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German Chancellor Angela Merkel was famously outraged in 2013 when she heard that the U.S. had allegedly bugged her phone, telling then-President Barack Obama: “Spying between friends, that’s just not done.”
But Germany’s foreign intelligence service spent years spying on American public and private sector targets, a report in the German news magazine Der Spiegel claimed Thursday.
The magazine said that it had seen evidence suggesting German security agency the BND had used almost 4,000 keywords in internal surveillance databases that related to American targets from 1998 to 2006. These included White House email addresses as well as phone and fax numbers, as well as the U.S. Department of State and Treasury.
Other targets included the US Air Force, the Marine Corps, the engineering company Lockheed Martin, space agency NASA, several universities and the NGO Human Rights Watch, Spiegel reported.
German spies also accessed data from more than 100 foreign embassies in Washington, according to Die Zeit.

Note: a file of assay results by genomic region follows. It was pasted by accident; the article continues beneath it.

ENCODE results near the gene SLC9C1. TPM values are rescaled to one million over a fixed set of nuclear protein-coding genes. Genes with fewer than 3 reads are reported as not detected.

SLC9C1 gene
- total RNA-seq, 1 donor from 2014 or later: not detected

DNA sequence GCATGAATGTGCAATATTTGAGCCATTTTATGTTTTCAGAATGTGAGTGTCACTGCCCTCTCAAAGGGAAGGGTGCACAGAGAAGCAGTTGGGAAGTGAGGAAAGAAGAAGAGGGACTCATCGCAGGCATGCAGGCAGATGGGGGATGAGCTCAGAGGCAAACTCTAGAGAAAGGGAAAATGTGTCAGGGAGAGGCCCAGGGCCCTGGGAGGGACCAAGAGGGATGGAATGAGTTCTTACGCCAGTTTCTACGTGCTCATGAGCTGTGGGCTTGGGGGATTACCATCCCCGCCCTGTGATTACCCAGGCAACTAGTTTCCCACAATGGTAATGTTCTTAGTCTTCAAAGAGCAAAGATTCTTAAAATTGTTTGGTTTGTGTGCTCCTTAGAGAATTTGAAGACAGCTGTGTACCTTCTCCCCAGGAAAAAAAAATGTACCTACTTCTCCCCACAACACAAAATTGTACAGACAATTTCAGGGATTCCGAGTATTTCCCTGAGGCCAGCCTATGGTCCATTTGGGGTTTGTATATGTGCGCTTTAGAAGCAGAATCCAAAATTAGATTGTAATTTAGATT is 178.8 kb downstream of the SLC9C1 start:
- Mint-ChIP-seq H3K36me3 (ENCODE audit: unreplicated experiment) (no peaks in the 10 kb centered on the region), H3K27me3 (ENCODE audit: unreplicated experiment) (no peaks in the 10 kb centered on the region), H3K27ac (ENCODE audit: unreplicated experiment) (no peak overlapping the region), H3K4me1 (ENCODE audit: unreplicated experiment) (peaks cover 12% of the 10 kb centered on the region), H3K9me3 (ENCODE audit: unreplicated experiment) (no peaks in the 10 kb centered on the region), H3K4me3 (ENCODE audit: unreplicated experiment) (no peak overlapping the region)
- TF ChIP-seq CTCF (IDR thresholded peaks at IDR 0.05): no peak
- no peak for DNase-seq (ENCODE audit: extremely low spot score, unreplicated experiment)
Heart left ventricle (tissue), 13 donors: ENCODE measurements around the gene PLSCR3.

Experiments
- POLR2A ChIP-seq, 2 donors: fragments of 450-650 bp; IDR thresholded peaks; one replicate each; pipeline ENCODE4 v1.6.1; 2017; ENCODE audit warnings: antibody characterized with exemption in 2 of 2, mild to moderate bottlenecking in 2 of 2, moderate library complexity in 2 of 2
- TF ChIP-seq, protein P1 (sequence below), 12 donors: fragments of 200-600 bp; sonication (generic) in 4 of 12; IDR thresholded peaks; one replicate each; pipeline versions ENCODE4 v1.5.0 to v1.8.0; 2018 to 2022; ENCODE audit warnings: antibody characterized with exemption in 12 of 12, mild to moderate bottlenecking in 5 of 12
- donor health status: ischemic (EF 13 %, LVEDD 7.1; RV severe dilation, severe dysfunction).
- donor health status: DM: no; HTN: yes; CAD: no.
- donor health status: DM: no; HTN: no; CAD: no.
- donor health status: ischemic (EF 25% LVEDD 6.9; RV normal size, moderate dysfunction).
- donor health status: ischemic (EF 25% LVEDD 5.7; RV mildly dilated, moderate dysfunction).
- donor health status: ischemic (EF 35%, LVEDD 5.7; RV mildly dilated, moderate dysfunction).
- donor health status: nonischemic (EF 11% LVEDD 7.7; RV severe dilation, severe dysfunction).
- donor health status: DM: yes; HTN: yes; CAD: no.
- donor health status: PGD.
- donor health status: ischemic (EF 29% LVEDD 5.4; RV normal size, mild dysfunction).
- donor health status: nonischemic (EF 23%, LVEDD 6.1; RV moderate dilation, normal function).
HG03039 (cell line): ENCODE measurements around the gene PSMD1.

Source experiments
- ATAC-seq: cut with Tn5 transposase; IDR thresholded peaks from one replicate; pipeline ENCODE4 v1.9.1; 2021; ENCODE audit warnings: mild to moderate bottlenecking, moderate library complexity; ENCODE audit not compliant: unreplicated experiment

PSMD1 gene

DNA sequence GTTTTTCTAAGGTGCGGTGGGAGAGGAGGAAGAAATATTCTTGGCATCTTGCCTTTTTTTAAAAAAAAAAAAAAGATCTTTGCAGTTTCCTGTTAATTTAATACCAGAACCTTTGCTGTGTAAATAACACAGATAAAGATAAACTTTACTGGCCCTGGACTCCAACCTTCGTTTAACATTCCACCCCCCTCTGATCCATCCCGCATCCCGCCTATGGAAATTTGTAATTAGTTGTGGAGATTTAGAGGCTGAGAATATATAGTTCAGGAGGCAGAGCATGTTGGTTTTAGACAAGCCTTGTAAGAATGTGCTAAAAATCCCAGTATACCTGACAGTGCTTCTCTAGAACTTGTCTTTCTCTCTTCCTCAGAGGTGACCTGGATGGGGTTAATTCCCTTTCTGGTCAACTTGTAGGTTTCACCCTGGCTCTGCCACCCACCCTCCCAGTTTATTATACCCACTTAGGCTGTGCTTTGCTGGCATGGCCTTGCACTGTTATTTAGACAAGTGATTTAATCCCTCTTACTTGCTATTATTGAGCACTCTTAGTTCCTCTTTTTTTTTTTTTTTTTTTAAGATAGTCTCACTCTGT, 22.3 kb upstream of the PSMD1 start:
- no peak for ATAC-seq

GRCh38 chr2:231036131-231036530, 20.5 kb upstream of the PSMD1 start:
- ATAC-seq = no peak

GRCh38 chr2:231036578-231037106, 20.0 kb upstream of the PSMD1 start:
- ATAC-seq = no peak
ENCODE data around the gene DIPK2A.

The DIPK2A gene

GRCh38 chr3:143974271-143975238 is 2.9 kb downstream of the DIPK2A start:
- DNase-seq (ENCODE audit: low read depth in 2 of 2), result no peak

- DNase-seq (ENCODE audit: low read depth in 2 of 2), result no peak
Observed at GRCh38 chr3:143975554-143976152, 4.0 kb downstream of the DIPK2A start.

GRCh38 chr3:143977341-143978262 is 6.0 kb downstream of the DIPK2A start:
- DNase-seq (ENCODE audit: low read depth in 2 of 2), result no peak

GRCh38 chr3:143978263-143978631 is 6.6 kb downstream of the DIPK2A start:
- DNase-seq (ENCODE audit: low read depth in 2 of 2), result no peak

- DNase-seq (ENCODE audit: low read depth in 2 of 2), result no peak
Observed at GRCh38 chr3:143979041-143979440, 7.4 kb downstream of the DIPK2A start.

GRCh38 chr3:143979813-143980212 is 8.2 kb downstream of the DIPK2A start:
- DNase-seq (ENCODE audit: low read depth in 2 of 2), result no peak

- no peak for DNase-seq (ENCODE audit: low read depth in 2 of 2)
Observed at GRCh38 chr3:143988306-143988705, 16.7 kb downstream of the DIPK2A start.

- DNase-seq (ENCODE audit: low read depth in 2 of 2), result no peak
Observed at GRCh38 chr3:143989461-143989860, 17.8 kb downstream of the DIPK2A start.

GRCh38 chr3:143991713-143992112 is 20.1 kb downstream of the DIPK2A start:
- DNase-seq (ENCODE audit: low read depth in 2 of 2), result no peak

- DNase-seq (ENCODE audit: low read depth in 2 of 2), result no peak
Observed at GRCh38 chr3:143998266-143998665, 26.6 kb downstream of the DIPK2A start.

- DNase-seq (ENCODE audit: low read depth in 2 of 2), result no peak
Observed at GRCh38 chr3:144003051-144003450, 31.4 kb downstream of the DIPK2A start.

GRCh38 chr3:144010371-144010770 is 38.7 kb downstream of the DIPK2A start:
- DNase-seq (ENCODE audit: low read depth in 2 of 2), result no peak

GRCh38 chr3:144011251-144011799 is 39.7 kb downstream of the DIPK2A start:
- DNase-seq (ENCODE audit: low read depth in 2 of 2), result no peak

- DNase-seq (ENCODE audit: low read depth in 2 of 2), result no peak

The findings are likely to prove embarrassing for the German government at a time when U.S.-German relations are already strained following forceful remarks by President Donald Trump about trade and tariffs on German industries, and an awkward meeting between the president and German Chancellor Angela Merkel in March.
The BND declined to comment on the reports, but its president, Bruno Kahl, did address the organization’s future oversight, according to Deutsche Welle.
“The question concerning who can scout the BND and who cannot does not just depend on increasing authorization for lawmakers, but also implementing an ambitious series of controls,” he said.
Merkel earlier this year said to a parliamentary committee looking into the actions of America’s National Security Agency (NSA) that she did not know about any BND spying in the U.S.
Another report in Spiegel this April said that the BND also spied on Interpol, the international crimefighting agency, and in February the magazine said it had seen evidence that the agency had accessed phones, faxes and emails of several news organizations, including the New York Times and Reuters.
Michael Novakhov – SharedNewsLinks℠